KINGMAN – Write-in City Council candidate Harley Pettit says that if elected, he will work to bring a sense of respect and accountability back to Council in addition to advocating for wise spending habits and downtown development.
Pettit doesn’t think the City has an income problem needing to be addressed via the Transaction Privilege Tax increase, but thinks the issue boils down to a “spending problem.”
“No, I don’t believe it’s necessary,” Pettit said of the tax increase. “It was conceived and brought about with a lot of questions, and even the state attorney general said it was done improperly. It was kind of a slap in the face to the people because we had a sunset on a previous TPT that didn’t sunset, and City Council then added an additional percent to it.”
He said the City should budget the way an individual would their household budget and not spend money it doesn’t have. However, he would advocate for the City spending money to remedy what he called the “Diamond Street and Airway debacle.”
“I would close off Diamond Street at Airway and run all the traffic to Yavapai where the light is,” he said. “That would give the neighborhood back their street, essentially Diamond Street would become a cul-de-sac.”
Pettit has an issue with Kingman Crossing in that citizens never had a chance to vote on its development. While he does support Kingman Regional Medical Center footing the bill for the interchange, he’s not happy with the way the City plans to pay the hospital back.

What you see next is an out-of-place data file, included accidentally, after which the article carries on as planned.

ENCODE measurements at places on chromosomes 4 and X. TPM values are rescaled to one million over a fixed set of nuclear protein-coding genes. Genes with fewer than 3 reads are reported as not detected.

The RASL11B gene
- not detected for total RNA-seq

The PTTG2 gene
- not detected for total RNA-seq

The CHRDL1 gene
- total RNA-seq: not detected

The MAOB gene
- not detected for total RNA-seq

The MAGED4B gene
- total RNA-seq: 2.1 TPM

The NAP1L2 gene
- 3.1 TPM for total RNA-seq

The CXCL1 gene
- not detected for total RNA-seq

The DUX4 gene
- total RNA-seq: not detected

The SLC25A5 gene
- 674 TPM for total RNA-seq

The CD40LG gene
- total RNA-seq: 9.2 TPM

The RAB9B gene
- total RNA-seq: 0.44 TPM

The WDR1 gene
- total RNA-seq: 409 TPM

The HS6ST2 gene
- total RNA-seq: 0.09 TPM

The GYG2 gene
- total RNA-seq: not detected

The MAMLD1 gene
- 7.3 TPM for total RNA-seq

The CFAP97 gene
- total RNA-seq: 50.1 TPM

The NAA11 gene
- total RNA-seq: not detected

“If the hospital is willing to take that burden away from us, then good, then we can concentrate on the other interchange (Rancho Santa Fe),” he said. “As far as the hospital getting reimbursed through sales tax revenue, I say no. If they’re going to take a percentage of our sales tax in that area, then effectively the City is paying for the interchange.”
He also opposes annexation of the Kingman High School and the airport and industrial park because of the increased costs that would be incurred by the fire and police departments. Speaking specifically to the annexation of the school, he noted it would amount to a loss of revenue.
“There’s not a lot of industry out there,” he said. “If you’re going to annex an area, it should be relatively self-supporting or have that capability. But it doesn’t, it’s just an expense. Where it sounds good to get more population, it doesn’t increase our money flow. It’s just an additional cost without a way to pay for it.”
The candidate also thinks Kingman could benefit from addressing what he called absentee landlords downtown. He said they should undergo building inspections and given two months to comply, with failures resulting in a lien on the property.
When it comes to growth and downtown development, Pettit is of the opinion that downtown Kingman should have one central theme to help foster growth, which he says is “always important.”
“We have to have a common theme and not have a pink building there and a purple building here. We have to have some kind of theme and that’s what I would encourage.”
Electors will have a chance to cast their votes for councilmembers and mayor in the upcoming Aug. 28 primary election.